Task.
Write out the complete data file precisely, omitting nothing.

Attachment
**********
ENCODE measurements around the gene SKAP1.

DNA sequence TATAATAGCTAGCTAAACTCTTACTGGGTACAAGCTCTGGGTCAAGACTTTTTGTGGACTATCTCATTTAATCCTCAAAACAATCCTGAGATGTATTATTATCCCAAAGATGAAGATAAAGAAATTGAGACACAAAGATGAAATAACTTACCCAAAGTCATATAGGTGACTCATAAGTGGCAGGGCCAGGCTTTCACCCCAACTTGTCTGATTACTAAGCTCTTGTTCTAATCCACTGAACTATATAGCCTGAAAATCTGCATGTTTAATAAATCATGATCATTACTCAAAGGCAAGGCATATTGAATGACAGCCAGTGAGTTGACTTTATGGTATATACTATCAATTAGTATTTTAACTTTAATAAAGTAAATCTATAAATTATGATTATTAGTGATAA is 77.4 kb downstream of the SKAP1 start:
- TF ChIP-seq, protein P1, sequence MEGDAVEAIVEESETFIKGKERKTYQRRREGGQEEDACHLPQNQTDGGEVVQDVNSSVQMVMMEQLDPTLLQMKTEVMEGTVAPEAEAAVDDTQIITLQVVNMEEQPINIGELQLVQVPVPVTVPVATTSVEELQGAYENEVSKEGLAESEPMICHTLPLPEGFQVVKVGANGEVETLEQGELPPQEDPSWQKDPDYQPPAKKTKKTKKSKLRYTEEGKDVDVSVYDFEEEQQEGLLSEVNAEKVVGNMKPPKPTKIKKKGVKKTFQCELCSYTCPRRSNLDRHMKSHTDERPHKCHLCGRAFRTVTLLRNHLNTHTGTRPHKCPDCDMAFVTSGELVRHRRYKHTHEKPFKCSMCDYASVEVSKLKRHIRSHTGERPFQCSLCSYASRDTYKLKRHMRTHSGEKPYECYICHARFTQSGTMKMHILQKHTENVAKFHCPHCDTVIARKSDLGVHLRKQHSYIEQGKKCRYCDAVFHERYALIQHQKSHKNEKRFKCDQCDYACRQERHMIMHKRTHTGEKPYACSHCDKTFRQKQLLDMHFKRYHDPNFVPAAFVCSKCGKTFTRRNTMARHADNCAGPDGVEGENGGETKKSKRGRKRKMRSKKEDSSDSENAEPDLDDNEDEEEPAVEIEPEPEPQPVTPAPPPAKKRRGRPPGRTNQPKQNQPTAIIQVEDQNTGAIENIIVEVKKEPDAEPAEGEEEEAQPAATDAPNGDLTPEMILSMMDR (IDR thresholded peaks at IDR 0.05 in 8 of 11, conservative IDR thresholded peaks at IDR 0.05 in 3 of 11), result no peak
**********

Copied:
ENCODE measurements around the gene SKAP1.

DNA sequence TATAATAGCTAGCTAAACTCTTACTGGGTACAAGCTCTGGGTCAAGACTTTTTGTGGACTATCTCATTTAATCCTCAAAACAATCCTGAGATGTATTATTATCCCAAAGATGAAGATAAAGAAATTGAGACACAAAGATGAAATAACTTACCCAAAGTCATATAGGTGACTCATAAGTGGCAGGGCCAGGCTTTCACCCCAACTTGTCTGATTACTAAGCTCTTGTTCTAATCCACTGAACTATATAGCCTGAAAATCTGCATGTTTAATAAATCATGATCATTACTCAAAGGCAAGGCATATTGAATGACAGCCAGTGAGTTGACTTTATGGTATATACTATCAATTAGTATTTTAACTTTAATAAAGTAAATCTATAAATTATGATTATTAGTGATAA is 77.4 kb downstream of the SKAP1 start:
- TF ChIP-seq, protein P1, sequence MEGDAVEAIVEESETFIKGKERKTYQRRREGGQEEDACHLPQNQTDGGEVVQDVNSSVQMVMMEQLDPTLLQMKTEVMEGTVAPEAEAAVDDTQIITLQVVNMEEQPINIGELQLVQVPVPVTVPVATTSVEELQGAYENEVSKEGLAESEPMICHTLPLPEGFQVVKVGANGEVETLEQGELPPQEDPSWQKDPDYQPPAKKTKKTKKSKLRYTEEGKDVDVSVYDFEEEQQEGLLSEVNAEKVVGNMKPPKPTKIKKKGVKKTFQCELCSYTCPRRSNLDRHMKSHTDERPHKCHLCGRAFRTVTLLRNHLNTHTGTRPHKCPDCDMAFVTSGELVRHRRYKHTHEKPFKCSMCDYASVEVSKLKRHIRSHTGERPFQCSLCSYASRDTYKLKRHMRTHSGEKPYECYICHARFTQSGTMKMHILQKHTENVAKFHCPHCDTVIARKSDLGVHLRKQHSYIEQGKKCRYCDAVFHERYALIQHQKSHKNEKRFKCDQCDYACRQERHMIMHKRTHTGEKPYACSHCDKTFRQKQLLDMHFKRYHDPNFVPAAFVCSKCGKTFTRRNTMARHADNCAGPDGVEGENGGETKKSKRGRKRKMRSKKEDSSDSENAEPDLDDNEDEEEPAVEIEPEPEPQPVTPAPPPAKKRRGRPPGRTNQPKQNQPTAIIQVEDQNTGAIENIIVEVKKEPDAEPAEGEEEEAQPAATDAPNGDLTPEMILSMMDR (IDR thresholded peaks at IDR 0.05 in 8 of 11, conservative IDR thresholded peaks at IDR 0.05 in 3 of 11), result no peak